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Early Treatment In Orthodontics
Early Treatment In Orthodontics

Early Treatment In Orthodontics

Most orthodontists have encountered anxious parents who are concerned about putting their young children through extensive oral treatment. “Isn’t eight years old too soon to wear braces? Will it affect my child’s development?” Early treatment can seem unnecessary when a child’s permanent teeth have not grown in, but orthodontists may utilize this option in order to correct dental problems before they become more serious.

Although healthy teeth can be straightened at any age, every case is different and your orthodontist will chose the best timing and the most efficient treatment plan that fits your need.

The American Association of Orthodontists recommends parents to take their children for an orthodontic check-up at age seven. That is important because some orthodontic problems are easier to correct if found early. This doesn’t mean that all those children needing braces should start at that time.

Advantages of Early Treatment

Although it is better to wait to have all the permanent teeth present, nevertheless some dental anomalies may benefit from an early diagnosis and treatment.

Guiding permanent teeth into the proper position.

Preventing injuries to protruding teeth.

Regulating growth to improve the relationship between the upper and lower jaw.

Preventing future teeth extractions or orthognathic surgery (jaw correction).

Building self-esteem by improving physical appearance.

Stages involving Early Treatment

In cases of early orthodontic treatment, younger patients undergo two phases instead of one comprehensive stage. Phase I involves interceptive treatment in the mixed dentition (the period during which a child has both baby and permanent teeth). The objective of this phase is to “intercept” an orthodontic problem before it becomes more difficult to treat. In Phase II braces are used to facilitate optimal alignment of the teeth and bite. Occurring at around age 11, this phase of the treatment occurs when permanent teeth have developed and may range from 12 to 24 months.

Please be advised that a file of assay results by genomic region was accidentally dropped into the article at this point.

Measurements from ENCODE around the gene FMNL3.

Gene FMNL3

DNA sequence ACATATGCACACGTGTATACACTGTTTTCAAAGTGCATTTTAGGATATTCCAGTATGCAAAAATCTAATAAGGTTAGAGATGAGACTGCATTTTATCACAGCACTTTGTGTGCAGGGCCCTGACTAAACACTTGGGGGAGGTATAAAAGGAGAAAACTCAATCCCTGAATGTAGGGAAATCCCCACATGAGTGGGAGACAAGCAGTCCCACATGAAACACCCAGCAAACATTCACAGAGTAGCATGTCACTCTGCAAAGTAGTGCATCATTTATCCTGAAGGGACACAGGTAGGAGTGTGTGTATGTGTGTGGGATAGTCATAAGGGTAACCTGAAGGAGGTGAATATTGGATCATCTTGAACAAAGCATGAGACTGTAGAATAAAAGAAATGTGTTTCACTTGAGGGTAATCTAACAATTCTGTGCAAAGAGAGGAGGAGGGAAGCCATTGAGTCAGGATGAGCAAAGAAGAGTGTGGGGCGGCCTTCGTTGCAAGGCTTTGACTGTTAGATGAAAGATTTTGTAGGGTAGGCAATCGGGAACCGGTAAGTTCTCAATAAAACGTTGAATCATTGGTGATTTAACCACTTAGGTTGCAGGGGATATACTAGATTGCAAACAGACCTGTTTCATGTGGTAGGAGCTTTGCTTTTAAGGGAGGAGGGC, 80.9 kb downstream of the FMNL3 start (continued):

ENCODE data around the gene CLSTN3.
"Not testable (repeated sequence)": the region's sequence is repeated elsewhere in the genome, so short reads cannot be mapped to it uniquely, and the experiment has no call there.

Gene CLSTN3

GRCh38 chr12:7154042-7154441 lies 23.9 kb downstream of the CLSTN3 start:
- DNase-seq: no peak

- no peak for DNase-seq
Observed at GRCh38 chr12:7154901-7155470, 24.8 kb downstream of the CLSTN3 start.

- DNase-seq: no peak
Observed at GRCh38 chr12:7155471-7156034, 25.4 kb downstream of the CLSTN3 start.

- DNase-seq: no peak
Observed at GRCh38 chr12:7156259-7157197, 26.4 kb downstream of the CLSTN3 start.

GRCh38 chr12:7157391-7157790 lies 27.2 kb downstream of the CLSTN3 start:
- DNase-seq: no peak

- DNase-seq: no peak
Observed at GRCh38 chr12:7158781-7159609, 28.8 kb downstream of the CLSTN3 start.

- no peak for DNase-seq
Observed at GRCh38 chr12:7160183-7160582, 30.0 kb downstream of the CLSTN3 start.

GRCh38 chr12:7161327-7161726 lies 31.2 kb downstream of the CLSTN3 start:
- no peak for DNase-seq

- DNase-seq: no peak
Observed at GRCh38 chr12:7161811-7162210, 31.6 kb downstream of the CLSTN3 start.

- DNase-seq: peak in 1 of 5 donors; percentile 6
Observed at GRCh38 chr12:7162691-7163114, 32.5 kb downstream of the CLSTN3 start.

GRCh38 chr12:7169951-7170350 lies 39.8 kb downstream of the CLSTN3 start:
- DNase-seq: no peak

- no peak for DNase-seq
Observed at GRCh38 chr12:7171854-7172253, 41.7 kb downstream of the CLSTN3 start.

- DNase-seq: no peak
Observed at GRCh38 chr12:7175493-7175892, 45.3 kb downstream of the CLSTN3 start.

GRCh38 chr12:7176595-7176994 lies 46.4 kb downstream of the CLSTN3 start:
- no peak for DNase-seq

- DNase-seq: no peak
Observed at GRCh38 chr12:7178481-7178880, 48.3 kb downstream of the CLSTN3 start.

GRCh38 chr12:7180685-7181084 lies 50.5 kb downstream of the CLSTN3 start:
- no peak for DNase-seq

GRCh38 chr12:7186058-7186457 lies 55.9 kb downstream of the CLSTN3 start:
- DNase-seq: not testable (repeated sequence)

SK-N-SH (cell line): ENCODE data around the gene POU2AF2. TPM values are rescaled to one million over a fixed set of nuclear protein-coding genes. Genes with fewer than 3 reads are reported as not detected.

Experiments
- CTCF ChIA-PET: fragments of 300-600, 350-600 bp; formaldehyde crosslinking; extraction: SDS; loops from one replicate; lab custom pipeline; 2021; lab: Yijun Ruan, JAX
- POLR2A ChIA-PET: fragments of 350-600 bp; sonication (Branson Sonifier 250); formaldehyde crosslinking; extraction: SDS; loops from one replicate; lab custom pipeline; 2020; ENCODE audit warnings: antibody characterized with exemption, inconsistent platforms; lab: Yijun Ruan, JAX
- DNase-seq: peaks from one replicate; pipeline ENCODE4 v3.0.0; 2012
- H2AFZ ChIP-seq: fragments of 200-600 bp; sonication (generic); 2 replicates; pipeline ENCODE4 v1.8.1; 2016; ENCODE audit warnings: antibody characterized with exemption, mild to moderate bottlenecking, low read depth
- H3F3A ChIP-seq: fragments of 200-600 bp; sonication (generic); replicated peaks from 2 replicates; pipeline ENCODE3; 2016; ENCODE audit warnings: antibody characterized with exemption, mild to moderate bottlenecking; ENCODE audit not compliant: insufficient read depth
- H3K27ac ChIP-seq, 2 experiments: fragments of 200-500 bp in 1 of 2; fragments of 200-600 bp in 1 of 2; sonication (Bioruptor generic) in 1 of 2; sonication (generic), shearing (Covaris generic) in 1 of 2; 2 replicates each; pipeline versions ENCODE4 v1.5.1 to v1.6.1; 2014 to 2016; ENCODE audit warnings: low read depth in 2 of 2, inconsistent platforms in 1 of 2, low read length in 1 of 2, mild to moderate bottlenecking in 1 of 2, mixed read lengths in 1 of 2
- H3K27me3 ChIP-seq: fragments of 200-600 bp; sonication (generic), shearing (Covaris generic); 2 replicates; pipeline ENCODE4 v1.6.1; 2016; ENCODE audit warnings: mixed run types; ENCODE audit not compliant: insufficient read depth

The length of each phase is determined by your orthodontist. Phase II can immediately follow Phase I or commence after a maintenance stage lasting 12 to 24 months. A retainer is worn during the maintenance phase and the patient should be seen at least every six months.

Before moving forward with any treatment plan, your orthodontist will analyze your child’s dental growth and use photos, study models, and X-rays to understand the benefits and risks of proceeding with early interceptive methods. When a diagnosis is reached, the orthodontist can assist you in taking the right steps to improve your child’s oral health by choosing the best option for his or her specific situation.

Read next month’s article for information on “Orthodontic Retention.”

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